The United States may seek to try a man accused of killing American journalist Daniel Pearl after a Pakistani court ordered his release, according to acting Attorney General Jeffrey Rosen.
Last week, a Pakistani court ordered the release of British-Pakistani Ahmed Omar Saeed Sheikh, the main suspect in the 2002 kidnapping and murder of Pearl, a Wall Street Journal reporter, after his conviction was overturned.
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“The separate judicial rulings reversing his conviction and ordering his release are an affront to terrorism victims everywhere,” Rosen said in a statement.
If efforts to reinstate Sheikh’s conviction were not successful, he said, “The United States stands ready to take custody of Omar Sheikh to stand trial here.
“We cannot allow him to evade justice for his role in Daniel Pearl’s abduction and murder,” Rosen added.
In April, a court in Sindh province overturned Sheikh’s murder conviction and acquitted three others serving life sentences in connection with the case.
The four are being held under the emergency orders of the local government while an ongoing appeal against their acquittals is heard in the Supreme Court, but defence lawyers argued against their continued detention in the southern province.
“We remain grateful for the Pakistani government’s actions to appeal such rulings to ensure that (Sheikh) and his co-defendants are held accountable,” Rosen said.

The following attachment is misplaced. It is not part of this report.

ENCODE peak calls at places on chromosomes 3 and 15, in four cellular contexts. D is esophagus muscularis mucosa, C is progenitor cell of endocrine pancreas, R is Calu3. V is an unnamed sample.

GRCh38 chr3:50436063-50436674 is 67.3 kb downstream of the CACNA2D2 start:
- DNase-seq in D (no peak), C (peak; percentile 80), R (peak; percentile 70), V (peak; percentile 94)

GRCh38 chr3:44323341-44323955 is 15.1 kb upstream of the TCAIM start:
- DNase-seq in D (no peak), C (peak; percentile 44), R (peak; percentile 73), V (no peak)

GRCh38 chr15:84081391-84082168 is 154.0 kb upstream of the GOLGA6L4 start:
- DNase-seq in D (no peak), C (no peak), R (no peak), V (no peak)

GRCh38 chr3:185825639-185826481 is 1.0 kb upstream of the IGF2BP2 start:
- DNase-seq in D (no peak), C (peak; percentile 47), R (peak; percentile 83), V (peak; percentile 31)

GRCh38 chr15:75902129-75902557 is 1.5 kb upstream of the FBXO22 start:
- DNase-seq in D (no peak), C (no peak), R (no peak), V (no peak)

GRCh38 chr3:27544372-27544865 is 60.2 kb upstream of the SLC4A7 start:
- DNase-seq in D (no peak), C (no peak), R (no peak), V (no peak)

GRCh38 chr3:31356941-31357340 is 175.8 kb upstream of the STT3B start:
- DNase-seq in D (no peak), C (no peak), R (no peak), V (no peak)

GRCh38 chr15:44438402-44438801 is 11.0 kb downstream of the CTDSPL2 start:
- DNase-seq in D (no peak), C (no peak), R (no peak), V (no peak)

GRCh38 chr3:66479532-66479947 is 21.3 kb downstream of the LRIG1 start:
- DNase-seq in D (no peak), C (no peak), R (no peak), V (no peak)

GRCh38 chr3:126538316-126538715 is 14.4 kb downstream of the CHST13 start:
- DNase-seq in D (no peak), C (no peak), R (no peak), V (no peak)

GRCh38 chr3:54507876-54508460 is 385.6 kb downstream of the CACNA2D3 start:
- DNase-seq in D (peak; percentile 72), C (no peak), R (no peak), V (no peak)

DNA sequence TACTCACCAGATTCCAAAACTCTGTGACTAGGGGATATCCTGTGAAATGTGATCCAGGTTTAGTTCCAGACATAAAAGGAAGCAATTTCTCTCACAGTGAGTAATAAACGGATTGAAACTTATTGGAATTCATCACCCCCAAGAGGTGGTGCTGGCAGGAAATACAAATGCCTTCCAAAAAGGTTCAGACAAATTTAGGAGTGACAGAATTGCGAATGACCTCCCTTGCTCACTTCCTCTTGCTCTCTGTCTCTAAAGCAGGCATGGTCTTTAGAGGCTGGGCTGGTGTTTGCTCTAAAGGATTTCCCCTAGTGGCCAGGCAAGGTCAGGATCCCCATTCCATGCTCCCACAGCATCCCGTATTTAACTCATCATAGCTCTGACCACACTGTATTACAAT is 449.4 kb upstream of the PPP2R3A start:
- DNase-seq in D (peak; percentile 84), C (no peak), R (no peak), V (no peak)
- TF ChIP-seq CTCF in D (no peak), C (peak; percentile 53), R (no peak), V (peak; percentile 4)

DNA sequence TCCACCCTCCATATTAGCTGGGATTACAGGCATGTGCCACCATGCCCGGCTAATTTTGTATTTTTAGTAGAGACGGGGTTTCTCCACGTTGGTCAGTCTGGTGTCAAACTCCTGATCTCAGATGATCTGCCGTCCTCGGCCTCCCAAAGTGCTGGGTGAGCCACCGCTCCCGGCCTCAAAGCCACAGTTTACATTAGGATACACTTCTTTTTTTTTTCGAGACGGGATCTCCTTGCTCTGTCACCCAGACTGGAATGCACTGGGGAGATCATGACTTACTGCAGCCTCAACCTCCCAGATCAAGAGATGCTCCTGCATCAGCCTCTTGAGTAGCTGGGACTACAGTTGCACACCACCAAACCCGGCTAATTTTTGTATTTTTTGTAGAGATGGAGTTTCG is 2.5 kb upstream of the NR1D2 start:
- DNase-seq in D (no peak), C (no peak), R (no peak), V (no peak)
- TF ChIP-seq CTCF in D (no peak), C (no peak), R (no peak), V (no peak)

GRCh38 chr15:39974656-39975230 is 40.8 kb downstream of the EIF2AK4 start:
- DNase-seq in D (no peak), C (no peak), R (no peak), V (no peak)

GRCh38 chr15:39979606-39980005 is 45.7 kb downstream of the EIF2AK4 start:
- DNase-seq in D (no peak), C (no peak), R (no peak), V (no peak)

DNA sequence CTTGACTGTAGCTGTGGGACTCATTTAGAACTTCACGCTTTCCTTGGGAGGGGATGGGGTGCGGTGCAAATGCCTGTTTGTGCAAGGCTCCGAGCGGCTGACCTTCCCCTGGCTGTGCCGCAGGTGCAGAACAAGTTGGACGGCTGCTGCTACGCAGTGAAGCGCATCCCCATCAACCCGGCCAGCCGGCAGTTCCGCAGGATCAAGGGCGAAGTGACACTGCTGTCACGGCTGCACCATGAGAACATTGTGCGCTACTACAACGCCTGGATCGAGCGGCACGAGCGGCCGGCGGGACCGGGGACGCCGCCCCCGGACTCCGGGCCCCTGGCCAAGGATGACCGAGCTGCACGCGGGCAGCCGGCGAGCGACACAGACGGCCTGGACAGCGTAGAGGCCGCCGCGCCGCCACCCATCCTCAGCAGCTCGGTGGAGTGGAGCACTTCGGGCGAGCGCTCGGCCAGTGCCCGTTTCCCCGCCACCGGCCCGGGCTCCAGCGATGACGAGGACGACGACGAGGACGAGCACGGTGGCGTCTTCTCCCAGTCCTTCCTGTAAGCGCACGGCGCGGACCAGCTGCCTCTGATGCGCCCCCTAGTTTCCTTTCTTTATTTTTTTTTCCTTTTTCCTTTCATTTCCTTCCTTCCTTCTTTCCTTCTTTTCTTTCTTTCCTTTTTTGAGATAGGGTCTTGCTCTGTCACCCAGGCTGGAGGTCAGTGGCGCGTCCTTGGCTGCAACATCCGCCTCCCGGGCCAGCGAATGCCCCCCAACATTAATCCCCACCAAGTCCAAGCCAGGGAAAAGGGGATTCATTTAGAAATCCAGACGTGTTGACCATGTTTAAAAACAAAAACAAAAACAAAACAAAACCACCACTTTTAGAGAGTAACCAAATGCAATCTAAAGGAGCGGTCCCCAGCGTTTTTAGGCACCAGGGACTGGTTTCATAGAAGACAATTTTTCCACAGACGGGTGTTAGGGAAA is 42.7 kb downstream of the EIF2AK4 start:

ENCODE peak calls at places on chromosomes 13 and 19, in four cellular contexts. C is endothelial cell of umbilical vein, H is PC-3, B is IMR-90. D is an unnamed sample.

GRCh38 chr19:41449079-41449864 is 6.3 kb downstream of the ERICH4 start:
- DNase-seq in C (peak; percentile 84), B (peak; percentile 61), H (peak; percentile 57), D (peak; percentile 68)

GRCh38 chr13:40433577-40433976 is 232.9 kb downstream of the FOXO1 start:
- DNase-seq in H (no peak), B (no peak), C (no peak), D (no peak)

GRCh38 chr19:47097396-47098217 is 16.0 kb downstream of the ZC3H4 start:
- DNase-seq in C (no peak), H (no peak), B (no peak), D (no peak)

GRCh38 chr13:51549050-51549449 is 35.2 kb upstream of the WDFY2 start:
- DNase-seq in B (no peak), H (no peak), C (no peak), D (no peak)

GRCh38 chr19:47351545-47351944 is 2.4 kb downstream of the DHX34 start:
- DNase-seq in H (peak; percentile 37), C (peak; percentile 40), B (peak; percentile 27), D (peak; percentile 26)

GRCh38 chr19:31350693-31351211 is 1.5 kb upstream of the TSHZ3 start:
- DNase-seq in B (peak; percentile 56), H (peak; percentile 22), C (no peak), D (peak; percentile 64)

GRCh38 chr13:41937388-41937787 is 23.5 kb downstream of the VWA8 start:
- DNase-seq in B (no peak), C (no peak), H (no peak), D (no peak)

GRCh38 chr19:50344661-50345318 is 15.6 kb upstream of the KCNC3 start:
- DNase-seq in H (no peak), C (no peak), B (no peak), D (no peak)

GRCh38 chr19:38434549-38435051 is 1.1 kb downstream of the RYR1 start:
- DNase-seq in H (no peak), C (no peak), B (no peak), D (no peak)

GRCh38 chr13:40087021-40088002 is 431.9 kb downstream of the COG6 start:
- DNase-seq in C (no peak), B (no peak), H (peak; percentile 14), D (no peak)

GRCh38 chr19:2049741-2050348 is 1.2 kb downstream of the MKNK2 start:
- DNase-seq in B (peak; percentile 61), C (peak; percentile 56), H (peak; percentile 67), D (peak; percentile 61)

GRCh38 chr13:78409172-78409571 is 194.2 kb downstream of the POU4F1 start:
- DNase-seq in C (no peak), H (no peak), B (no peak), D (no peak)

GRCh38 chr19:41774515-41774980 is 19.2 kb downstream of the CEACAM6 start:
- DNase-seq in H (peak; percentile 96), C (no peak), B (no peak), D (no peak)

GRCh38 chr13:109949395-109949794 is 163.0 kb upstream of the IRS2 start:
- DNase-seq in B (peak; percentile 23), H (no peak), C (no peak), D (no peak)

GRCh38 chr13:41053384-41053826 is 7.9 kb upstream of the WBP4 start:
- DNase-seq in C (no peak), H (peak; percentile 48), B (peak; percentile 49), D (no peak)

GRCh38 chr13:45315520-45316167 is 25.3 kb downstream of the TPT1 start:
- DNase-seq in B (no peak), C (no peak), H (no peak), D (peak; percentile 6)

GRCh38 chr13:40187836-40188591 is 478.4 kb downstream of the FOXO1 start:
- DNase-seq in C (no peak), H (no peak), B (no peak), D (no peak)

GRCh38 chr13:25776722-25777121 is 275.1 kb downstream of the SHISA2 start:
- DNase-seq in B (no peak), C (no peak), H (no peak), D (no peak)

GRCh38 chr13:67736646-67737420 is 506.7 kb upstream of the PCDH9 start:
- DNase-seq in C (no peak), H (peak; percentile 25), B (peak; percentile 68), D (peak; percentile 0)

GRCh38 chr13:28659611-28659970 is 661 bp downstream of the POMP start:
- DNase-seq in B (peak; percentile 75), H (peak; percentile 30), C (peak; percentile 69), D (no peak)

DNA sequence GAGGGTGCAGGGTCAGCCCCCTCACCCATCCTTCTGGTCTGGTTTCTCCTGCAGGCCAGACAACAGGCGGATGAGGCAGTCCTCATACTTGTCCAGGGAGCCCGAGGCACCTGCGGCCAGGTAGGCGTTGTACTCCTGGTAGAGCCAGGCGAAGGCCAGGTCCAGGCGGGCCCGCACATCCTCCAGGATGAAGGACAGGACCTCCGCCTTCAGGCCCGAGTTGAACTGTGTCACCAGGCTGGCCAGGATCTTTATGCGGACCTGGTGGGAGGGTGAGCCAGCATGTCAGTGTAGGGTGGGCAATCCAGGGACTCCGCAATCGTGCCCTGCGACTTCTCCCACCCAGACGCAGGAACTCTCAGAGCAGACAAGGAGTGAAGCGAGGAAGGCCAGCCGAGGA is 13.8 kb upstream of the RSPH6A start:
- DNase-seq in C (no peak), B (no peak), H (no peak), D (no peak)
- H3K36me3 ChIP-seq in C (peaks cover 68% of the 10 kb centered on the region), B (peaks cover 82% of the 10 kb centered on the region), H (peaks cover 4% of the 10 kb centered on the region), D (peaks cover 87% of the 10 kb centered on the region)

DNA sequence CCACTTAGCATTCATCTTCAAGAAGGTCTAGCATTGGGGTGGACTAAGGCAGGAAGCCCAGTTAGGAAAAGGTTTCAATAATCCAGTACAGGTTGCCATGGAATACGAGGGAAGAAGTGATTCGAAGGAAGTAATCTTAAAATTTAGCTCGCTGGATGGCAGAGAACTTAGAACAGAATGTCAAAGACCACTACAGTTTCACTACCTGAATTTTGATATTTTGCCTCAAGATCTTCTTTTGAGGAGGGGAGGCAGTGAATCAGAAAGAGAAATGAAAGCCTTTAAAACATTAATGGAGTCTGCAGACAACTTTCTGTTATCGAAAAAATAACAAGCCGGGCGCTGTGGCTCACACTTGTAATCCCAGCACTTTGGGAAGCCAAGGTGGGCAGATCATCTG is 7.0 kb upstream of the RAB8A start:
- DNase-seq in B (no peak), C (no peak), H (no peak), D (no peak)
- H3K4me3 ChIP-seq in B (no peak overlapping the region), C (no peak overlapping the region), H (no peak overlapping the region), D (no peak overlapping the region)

Sheikh was arrested days after Pearl’s abduction and later sentenced to death by hanging.
In January 2011, a report released by the Pearl Project at Georgetown University following an investigation into his death made chilling revelations, and said that the wrong men had been convicted for Pearl’s murder.
The investigation, led by Pearl’s friend and former Wall Street Journal colleague Asra Nomani and Georgetown University professor Barbara Feinman Todd, claimed the reporter was murdered by Khalid Sheikh Mohammed, the alleged mastermind of the September 11, 2001 attacks, not Omar Sheikh.
Pearl was South Asia bureau chief for The Wall Street Journal when he was abducted in Karachi in January 2002 while researching a story about armed groups.
A graphic video showing his decapitation was delivered to the US consulate nearly a month later.